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CFS Design Considerations

Please explain the connection between head-of-wall fire resistive designs and composite design for non-structural cold-formed steel framing.

The connection between the two is that potentially there is no connection between the two. The design solution for meeting the structural requirements of a given project could very well be in conflict with the proposed solution for meeting the fire-resistive requirements of specific head-of-wall designs.


The references for determining what are called limiting wall heights are cited in numerous codes and standards such as the International Building Code, International Residential Code, AISI and ASTM. The protocol can be found in “Acceptance Criteria for Cold-Formed Steel Framing Members – Interior Nonload-Bearing Wall Assemblies, AC86.” When designing for the structural requirements of a non-structural wall, an engineer would look at whether the stud has the capacity to meet anticipated bending stress, end reaction and deflection. Limiting the deflection is to reduce the potential for cracking of the finish material. These published heights are determined by physical testing or by calculation.


The lack of connection becomes apparent when analyzing the deflection of the wall. For heights limited by deflection there are two methods available to follow. The first, and most conservative, is to base the design on the structural (sectional) properties of the stud alone. The second option, termed composite design, is to include the contribution provided by the existence of properly installed gypsum panels. AC 86 requires that composite design must be confirmed by testing that has been conducted in compliance with AISI S916, Test Standard for Determining the Strength and Stiffness of Cold-Formed Steel Framed Nonstructural Interior Partition Walls Sheathed with Gypsum Board. This is run in accordance with ASTM E72, Standard Test Methods of Conducting Strength Tests of Panels of Building Construction, using a vacuum chamber.


Current generic published composite limiting height tests were originally run in 2014. These were done jointly between the Steel Framing Industry Association and the Steel Stud Manufacturers Association, on generic cold-formed steel framing profiles. Proprietary studs have been done by the respective manufacturers. Reviewing the test reveals the conflict in fire resistance and structural capacity. The test specimens had mechanical fasteners to attach the gypsum panels into both the top and bottom track, and these 1-1/4 inch #6 Type S screws were spaced 16 inches on center. Further, they were positioned such that they did not simultaneously penetrate both the stud and the track.


Similar to fire and acoustical performance, the materials and installation must follow what was tested to meet the desired result. In other words, to use the composite concept, the design and installation must follow what was tested. SFIA released a letter that underscores that point.


This could very well be in conflict with what must be done to meet specific fire-resistance-rated head-of-wall designs or to accommodate overall building movement. In both cases, the gypsum panels are not attached to the top track, be it a standard or deflection track. The theory is that to prevent cracking of the wall gypsum panels, the panels are not attached to the top track, thus allowing for floor deflection from above or even building drift. Specifically, for fire resistance, it is common that if the head-of-wall is of the dynamic type, designated by the “D” in the UL HW-D listing, then there are specific requirements that no fasteners should affix the gypsum panels to the track. Also, the first fasteners for the gypsum-to-stud connection are a specified distance below the lowest point on the track flange. Bill McHugh, executive director of the Firestop Contractors International Association, says a head-of-wall fire-resistive joint installation must match what was tested—and listed in places such as UL’s Product iQ™, Intertek or FM ApprovalGuide™, or through an engineering judgment/equivalent fire-resistance rated assembly from the manufacturer—to achieve the intended fire resistance rating.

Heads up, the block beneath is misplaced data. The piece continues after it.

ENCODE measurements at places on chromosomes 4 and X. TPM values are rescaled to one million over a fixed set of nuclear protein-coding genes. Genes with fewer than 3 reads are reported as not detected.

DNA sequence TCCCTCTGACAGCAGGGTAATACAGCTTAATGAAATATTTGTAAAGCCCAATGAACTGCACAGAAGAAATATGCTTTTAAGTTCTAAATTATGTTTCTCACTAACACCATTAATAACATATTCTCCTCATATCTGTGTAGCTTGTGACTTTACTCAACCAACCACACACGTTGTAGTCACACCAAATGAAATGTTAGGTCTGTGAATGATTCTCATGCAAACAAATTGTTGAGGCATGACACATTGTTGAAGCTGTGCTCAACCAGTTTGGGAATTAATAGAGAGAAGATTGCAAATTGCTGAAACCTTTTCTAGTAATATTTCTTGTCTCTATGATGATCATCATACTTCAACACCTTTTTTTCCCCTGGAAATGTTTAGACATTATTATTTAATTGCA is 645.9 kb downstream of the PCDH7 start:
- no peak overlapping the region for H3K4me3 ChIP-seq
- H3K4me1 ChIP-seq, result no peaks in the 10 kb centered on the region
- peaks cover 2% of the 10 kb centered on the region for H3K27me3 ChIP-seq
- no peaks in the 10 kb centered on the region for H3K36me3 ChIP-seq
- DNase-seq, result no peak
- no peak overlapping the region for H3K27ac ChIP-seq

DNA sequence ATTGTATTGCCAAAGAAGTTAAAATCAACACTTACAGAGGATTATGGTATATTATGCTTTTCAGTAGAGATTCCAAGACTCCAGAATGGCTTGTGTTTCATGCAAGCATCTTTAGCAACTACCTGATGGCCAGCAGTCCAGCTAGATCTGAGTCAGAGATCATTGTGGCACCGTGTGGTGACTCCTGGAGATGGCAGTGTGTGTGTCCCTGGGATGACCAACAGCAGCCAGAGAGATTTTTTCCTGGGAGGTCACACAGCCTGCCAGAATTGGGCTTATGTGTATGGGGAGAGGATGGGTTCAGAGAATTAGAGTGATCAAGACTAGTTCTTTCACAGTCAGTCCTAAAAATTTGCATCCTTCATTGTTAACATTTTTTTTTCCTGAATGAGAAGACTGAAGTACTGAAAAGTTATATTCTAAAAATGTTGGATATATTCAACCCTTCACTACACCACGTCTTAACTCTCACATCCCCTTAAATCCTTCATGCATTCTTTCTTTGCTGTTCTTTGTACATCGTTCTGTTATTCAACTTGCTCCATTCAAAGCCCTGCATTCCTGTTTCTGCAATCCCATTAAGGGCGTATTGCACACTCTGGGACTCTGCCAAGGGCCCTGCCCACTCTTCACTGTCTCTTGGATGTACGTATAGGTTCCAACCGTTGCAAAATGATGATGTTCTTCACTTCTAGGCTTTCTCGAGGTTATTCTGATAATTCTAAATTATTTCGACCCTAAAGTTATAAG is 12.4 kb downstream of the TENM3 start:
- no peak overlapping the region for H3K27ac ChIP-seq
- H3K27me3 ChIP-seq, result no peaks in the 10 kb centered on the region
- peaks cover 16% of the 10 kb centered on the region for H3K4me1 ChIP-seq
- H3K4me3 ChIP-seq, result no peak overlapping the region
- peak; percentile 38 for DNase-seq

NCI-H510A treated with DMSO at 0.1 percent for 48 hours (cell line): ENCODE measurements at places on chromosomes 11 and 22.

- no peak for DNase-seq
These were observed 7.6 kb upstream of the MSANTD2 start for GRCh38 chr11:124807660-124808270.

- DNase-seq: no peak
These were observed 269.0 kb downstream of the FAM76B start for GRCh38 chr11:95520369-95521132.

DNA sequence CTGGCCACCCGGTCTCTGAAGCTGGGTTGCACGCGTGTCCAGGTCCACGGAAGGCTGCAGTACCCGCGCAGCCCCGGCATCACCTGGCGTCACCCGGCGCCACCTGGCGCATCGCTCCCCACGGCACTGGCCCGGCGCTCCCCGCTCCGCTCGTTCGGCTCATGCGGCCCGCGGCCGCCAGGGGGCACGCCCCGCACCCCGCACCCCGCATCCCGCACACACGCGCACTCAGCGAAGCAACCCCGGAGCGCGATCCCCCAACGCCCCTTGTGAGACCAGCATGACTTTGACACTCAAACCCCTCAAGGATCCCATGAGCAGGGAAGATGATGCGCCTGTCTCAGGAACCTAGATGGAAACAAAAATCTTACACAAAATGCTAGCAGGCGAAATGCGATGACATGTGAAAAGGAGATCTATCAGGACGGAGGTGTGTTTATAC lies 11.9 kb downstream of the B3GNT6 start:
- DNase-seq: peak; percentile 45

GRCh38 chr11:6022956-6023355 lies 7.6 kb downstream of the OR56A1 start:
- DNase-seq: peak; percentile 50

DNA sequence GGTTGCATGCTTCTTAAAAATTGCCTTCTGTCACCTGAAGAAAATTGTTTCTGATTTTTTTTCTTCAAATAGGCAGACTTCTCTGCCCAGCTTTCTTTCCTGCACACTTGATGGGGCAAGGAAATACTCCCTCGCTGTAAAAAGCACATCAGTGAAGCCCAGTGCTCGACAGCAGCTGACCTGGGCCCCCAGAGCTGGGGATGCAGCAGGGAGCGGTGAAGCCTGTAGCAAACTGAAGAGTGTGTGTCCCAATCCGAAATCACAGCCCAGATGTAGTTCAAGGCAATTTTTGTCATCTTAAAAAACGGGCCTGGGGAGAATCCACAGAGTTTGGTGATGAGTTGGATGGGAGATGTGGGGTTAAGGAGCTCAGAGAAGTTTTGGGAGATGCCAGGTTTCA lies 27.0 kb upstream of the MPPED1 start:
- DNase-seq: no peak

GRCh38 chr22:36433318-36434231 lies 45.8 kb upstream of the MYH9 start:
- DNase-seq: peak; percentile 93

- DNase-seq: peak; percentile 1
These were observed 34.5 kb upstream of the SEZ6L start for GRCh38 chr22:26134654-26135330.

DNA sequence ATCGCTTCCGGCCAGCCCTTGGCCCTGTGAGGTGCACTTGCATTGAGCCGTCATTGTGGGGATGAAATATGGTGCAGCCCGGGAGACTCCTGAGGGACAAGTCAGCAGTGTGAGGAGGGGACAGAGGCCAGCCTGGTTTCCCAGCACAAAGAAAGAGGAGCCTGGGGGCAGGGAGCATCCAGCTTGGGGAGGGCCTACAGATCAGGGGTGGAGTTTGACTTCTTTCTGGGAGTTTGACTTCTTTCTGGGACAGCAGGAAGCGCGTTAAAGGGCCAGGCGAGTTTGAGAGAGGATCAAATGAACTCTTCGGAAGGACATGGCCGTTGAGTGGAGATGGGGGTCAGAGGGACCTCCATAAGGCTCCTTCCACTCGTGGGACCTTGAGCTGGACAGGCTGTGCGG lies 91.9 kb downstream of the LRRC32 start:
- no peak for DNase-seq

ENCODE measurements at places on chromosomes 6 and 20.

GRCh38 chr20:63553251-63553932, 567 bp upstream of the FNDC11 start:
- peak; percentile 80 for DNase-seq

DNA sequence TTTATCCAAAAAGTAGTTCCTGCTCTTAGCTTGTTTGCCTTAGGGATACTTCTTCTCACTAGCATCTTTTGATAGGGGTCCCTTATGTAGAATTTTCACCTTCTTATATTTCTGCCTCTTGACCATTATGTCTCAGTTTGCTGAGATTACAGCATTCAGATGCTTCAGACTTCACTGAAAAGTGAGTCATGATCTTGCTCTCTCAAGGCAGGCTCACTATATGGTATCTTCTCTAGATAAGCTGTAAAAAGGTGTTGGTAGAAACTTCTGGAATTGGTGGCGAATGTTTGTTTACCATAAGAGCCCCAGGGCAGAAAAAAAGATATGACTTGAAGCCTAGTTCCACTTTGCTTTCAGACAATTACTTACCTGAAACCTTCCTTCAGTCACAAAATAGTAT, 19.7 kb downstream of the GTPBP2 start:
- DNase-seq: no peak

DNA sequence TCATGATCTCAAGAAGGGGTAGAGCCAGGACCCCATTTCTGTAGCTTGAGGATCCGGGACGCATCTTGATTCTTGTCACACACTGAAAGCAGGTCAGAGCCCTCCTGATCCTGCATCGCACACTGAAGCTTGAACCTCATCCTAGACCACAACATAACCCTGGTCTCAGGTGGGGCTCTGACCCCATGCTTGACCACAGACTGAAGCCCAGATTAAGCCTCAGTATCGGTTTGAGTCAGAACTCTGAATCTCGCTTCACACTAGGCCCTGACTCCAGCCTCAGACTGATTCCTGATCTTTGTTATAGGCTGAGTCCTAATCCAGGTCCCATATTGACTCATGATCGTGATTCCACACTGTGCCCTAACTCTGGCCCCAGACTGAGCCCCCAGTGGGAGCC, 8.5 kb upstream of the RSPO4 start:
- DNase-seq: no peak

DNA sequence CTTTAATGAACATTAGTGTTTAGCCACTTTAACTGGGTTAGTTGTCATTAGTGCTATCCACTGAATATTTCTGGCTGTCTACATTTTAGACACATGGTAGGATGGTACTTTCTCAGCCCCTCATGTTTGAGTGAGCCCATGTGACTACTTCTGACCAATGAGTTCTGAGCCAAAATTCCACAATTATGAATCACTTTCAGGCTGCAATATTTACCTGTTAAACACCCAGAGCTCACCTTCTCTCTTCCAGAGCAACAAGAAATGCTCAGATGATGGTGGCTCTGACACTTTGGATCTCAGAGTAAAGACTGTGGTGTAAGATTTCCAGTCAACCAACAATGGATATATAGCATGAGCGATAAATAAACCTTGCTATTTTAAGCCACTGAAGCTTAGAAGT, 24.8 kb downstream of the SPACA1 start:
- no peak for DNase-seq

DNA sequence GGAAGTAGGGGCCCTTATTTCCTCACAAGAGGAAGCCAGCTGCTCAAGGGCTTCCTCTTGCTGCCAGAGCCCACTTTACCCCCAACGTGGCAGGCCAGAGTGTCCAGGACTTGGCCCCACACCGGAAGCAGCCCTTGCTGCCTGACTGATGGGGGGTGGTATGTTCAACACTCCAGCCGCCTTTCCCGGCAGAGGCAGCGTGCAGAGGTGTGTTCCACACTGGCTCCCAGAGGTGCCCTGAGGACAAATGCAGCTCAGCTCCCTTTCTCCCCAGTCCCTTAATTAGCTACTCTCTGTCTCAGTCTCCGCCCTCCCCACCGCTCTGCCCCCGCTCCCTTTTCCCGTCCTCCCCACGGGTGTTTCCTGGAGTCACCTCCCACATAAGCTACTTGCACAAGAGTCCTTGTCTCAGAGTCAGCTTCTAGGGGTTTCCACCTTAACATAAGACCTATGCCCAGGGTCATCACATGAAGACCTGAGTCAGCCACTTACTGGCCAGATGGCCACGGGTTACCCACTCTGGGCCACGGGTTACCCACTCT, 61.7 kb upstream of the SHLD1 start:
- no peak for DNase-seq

The same is true to meet the published limiting heights. SFIA Technical Director Pat Ford, PE, SE, clarifies in his letter of Nov. 11, 2021: “What this means is that the gypsum board must be applied vertically, full height, both sides, and attached to all studs and both top and bottom tracks in order for the tabulated (composite) limiting height value to be used. With the use of an ordinary slip track, this is typically not done, so the non-composite limitations of the studs would have to be used.”


This implies that the proper tables to be used for stud selection in this case are titled “Interior Non-Structural Non-Composite.” The difference in allowable height between the two tables can be very significant. It could force a contractor to use a steel stud that has thicker steel, is deeper in depth or at a closer spacing to meet the same height requirement.


During the bid stage a contractor is advised to review the head-of-wall fire-resistance requirements to determine if composite design is even viable. If fasteners are not allowed at the top track, or if it is desired to install the gypsum panels in a horizontal orientation, the non-composite tables must be used.

Robert Grupe is AWCI’s director of technical services. Send your questions to, or call him directly at (703) 538.1611.

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